June 14, 2008
Where Differences Matter
By Kozleski, Elizabeth B Engelbrecht, Petra; Hess, Robyn; Swart, Estelle; Eloff, Irma; Oswald, Marietjie; Molina, Amy; Jain, Swati
U.S. education policy acknowledges the troubling differential rates of special education identification and placement for students who are culturally and linguistically diverse by requiring states to review annually student identification data from all local education agencies to identify and address disproportionate representation. Yet, little is known about the interaction between families that are culturally and linguistically diverse and the service providers they encounter at their local schools. The authors examine those relationships in South Africa and the United States, two countries where the legacy of racism lingers in the ways in which school personnel and families negotiate differences in how children are viewed, assessed, and offered support for learning needs. In both countries, sustained efforts from families and school personnel were needed to develop supports and services that worked well for students with disabilities and their families. Keywords: disabilities; special education; families; comparative studies; children; parentsThis article provides a cross-case analysis of a research study conceptualized and implemented simultaneously in South Africa and the United States (Engelbrecht, Oswald, Swart, Kitching, & Eloff, 2005; Hess, Molina, & Kozleski, 2006). We began our work together with a shared interest in understanding how context and culture influence and shape the ways in which families access and experience educational systems when their children have disabilities. Using a cultural-historical activity theory lens (Rogoff, 2003), in this article we provide a comparative analysis of our research findings.
Cultural-historical activity theory has a robust history stemming from the work of Vygotsky and other Russian researchers, who sought to examine how context and adults played a role in mediating the development of metacognitive skills, particularly in young children. A variety of researchers began to explore the role of social and cultural mediation itself and to analyze potential mediators in the environment. As Michael Cole and others elaborated these ideas, the interplay between internal psychological characteristics and external mediators was extended to include functional systems of artifacts and participant structures (Cole, 1996; Rogoff, 2003; Wertsch, 1995). Activity theory provides a framework for researchers to understand how families, students, and professionals construct their local practices, interpret rules, and organize their work in the context of complex sociocultural characteristics that are themselves dynamic.
The work of researchers such as Ferguson (2002), Kalyanpur and Harry (2004), Harry and Klingner (2006), and Nelson, Summers, and Turnbull (2004) provides detailed understanding of how family and professional interactions have played out in settings within the United States. Ferguson reminded us that the essential feature of families of students with disabilities is not the add-on "with students with disabilities" but the foreground, "families with children." Ferguson went on to persuade us that families with children with and without disabilities share many more features than what may distinguish families with and without children with disabilities. Ferguson remarked that for the most part, narratives about families and their children with disabilities have focused on disability as the fulcrum around which family dynamics are shaped. This research gave way more recently to the use of narrative as way of exploring family development over time, not in reaction to disability but in families' constructions of the meaning of family and its various permutations. Ferguson noted that in this research, family narrative was explored, but little emphasis was given to the cultural contexts that shape families' perspectives and how these cultural contexts interact with social institutions such as schools. Thus, in U.S. research journals, the narratives of White, middle- class families have been told as universal stories rather than as stories situated in particular contexts in which the families themselves hold particular positions of privilege within a majority White and middle-class culture in the United States. Only a few researchers in the disability field have foregrounded culture as they explored families and the assets they bring to the negotiation of services for their children (i.e., Harry, 1992; Harry & Klingner, 2006). Thus, it is critical in a comparative study that the narratives of families that are not part of the dominant culture are examined to understand the impact of institutional practices on families and their capacity to negotiate educational services for their children.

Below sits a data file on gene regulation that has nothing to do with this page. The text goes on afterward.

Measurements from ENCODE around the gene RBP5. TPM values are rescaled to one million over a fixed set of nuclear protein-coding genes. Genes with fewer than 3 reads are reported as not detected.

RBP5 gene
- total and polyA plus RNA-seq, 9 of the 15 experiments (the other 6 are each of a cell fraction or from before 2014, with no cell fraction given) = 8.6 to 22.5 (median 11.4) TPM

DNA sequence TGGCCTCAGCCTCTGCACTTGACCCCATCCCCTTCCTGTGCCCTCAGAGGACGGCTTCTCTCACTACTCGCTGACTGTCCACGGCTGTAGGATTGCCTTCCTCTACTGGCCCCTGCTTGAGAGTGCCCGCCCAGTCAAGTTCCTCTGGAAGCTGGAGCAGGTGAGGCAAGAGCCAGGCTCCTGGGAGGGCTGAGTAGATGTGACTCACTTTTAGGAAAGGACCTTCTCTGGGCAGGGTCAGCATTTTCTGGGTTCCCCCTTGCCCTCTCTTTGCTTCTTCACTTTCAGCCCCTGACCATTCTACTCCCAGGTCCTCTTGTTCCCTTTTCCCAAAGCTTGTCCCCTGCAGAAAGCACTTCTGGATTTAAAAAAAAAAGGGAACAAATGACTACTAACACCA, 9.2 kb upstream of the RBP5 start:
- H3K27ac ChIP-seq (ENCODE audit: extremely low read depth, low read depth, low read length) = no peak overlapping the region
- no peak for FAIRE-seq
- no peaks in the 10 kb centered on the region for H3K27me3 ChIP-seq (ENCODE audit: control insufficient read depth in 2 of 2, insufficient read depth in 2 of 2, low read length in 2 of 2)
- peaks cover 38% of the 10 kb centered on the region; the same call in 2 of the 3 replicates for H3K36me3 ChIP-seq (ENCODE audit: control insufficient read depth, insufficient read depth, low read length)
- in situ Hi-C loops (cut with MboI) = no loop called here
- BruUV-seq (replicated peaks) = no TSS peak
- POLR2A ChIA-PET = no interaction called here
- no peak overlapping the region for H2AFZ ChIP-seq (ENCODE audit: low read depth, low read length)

Recently, discourse about families has also begun to explore the privileging of professional over family knowledge and the implications of this pattern of relationship between families and professionals. Kalyanpur and Harry (2004) noted that it is the researchers and practitioners who discuss how learning disabilities will be defined and assessed and the nature of effective interventions. Families, rather than being part of knowledge generation, are knowledge recipients. The result of this pattern of interaction is played out in decision making about individual students, in which families' perspectives are subordinated to the rules and procedures of institutionalized practice (Harry & Klingner, 2006).